Cathlamet in Wahkiakum County, Washington — The American West (Northwest)
This site, long the home and hunting ground of the Indian, was first sighted by white man in 1792 when Lt. Broughton was sent by Capt. Vancouver to verify the Grayís reported discovery of the Columbia, and visited by Lewis and Clark in 1805 on their Northwest Expedition.
Here the tribes of Cathlamet and Wahkiakum gathered, lived and passed on. To this frontier in 1846, impelled by beauty of river and forest, came James Birnie, formerly of Hudsonís Bay Company. Here he built his home and called it Birnieís retreat. With the coming of other settlers, he named this site Cathlamet.
Location. 46° 12.166′ N, 123° 23.069′ W. Marker is in Cathlamet, Washington, in Wahkiakum County. Marker is on Main Street (Washington Route 409) south of Butler Street, on the right when traveling south. Touch for map. Marker is located on the front grounds of the Wahkiakum County Courthouse, in a small triangular plaza near the sidewalk and parking lot entrance. Marker is at or near this postal address: 64 Main Street, Cathlamet WA 98612, United States of America.
Other nearby markers. At least 3 other markers are within 15 miles of this marker, measured as the crow flies. "Captain" John West and Westport, Oregon (approx. 3.3 miles away in Oregon); Ahlberg Park Grays River Covered Bridge (approx. 14.1 miles away).
More about this marker. Marker is a large wooden "billboard-style" presentation. The wood is significantly weathered and somewhat difficult to read.
Also see . . .
1. History of Cathlamet.
Before the Town of Cathlamet came in to existence, the area on which it stands today was a Native American village occupied by the Wahkiakum tribe. The name “Cathlamet” is said to have come from the local Chinookan language spoken by the tribe that refers to a “rocky stretch of river channel”. Established as a trading post by James Birnie in 1846, it was incorporated on February 4, 1907. Cathlamet's docks once bustled with the sounds and smells of the commercial fishing, canneries and logging industry that were the backbone of the local economy. Today, the docks are still used by small fishing companies, tugboat operations and recreational boaters. (Submitted on April 19, 2018, by Cosmos Mariner of Cape Canaveral, Florida.)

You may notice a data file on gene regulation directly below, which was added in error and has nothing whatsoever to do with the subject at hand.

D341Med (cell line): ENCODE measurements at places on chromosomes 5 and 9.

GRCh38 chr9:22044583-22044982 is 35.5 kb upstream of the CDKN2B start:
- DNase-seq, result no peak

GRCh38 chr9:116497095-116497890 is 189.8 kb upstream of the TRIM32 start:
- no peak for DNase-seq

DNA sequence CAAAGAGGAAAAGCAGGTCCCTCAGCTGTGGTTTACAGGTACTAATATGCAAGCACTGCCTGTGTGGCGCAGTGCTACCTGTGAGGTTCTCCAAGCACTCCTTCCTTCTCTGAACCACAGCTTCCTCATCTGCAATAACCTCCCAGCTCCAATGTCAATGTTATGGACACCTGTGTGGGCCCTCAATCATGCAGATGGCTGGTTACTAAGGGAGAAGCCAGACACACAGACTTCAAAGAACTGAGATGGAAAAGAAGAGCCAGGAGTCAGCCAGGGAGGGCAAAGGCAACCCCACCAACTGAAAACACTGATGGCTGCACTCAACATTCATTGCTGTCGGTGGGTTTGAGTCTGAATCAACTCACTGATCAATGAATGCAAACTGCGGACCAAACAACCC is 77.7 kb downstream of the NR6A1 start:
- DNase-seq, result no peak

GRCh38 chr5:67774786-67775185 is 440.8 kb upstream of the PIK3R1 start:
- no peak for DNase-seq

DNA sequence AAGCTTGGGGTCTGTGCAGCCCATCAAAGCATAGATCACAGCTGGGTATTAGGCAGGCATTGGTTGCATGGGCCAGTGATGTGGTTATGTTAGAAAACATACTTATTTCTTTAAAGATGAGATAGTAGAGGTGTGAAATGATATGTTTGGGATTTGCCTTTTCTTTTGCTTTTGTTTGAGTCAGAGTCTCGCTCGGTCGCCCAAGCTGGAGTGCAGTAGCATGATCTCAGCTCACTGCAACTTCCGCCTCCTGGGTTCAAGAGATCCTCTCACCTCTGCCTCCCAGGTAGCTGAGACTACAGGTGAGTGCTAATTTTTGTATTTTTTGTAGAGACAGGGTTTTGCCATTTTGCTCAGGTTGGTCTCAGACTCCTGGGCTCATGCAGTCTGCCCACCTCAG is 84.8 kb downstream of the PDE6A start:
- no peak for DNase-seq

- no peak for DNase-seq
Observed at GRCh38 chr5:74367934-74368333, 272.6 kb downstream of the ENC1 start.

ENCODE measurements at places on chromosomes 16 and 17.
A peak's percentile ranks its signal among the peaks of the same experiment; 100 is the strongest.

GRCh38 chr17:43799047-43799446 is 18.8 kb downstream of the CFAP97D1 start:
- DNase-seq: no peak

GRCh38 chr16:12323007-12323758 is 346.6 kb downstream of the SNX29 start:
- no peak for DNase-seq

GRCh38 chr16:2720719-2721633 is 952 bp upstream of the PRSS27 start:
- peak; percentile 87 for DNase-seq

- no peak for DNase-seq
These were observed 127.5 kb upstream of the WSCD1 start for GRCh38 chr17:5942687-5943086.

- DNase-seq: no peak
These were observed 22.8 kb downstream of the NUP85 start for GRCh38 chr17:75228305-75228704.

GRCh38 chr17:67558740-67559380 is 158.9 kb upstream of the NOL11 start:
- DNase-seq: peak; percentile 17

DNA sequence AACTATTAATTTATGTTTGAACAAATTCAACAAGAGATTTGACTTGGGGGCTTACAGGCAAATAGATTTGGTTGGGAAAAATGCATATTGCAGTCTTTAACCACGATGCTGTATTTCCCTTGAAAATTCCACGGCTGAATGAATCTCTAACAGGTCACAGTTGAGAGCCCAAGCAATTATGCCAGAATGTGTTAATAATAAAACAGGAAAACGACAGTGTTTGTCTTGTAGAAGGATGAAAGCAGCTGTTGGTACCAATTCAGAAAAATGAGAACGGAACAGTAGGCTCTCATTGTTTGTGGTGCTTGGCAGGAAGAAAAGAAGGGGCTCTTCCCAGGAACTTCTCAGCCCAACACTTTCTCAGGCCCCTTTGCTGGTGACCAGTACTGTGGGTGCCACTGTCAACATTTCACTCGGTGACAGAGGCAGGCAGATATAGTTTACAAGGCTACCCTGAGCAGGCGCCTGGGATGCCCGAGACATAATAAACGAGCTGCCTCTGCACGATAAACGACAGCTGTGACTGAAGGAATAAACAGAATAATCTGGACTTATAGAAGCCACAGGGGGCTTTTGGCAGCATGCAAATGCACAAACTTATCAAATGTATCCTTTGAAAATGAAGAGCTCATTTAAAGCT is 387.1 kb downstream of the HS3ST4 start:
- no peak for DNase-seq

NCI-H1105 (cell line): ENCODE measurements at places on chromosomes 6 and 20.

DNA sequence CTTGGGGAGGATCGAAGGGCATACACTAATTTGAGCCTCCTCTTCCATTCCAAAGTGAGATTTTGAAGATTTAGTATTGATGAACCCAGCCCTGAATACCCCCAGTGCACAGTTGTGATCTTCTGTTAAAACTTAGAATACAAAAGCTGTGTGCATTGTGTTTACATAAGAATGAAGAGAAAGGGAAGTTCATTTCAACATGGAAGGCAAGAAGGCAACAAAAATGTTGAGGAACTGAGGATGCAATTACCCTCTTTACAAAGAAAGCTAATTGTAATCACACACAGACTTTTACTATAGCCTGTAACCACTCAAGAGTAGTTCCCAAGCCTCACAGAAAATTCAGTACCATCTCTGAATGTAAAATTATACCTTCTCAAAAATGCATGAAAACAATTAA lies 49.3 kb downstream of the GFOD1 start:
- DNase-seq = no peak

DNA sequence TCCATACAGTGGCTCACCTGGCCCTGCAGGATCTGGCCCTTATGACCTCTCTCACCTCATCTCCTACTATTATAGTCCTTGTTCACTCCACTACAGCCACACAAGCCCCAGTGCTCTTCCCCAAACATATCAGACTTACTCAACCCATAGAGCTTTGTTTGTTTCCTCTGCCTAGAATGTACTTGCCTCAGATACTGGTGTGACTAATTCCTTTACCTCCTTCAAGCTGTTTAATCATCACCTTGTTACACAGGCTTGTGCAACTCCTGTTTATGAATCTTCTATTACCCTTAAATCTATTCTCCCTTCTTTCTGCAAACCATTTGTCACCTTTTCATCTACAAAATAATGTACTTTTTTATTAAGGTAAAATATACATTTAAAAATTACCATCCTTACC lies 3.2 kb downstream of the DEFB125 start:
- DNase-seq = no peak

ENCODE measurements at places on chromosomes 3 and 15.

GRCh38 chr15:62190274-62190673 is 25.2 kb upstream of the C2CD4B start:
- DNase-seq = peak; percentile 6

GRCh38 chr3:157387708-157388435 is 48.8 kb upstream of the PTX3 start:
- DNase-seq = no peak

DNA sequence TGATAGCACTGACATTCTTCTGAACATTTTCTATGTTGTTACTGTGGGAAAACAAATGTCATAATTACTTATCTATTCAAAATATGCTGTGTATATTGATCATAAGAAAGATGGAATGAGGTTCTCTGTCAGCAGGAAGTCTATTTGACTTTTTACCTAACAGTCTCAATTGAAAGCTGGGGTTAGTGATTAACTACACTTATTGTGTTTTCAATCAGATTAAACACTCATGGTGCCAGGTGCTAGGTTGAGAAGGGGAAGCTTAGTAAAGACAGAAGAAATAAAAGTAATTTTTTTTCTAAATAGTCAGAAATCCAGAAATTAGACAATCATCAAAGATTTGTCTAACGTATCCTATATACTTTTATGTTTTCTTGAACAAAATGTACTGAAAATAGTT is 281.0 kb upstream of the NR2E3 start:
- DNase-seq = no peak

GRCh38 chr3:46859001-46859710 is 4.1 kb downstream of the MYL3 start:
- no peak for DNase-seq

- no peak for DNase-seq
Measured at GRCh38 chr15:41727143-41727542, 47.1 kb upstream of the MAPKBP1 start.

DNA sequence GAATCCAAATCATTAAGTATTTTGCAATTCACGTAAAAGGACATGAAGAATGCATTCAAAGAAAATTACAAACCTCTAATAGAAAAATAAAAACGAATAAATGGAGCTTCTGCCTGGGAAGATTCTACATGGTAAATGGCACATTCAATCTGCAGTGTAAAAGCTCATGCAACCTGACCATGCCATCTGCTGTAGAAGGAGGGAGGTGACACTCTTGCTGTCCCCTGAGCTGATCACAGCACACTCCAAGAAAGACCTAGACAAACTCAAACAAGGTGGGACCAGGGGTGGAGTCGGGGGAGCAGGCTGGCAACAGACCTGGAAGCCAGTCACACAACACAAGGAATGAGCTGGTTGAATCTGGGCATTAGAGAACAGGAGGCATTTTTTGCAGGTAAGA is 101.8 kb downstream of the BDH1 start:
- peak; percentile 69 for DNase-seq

2. Wahkiakum County History.
In May, 1792, American fur trader Robert Gray became the first non-Indian to enter the Columbia River. He sailed upriver some 15 miles to the shallow bay on the north shore at the western edge of Wahkiakum territory that is now named for him. It was Gray who named the river "Columbia" (for his ship, the Columbia Rediviva); the Wahkiakums and other Chinookan speakers called it "Wimahl" (Big River). (Submitted on April 19, 2018, by Cosmos Mariner of Cape Canaveral, Florida.)
3. Cathlamet History.
James Birnie and his wife, Charlotte, brought their ten children to the village of Cathlamet in 1846. It was here that Birnie established a trading post called Birnie's Retreat. Birnie's Retreat soon became a thriving business trading furs, fish and other foods to the river travelers on their way to Astoria. At the time, there were still between three hundred and four hundred Native Americans still inhabiting the village. Charlotte Birnie was of Native American heritage being half Kootenai and half French Canadian and this heritage contributed to good relations with the local tribe who were responsible for much of what the Birnie's traded. (Submitted on April 19, 2018, by Cosmos Mariner of Cape Canaveral, Florida.)
Categories. • Exploration • Native Americans • Settlements & Settlers • Waterways & Vessels •
Credits. This page was last revised on April 19, 2018. This page originally submitted on April 19, 2018, by Cosmos Mariner of Cape Canaveral, Florida. This page has been viewed 41 times since then. Photos: 1, 2. submitted on April 19, 2018, by Cosmos Mariner of Cape Canaveral, Florida. • Andrew Ruppenstein was the editor who published this page.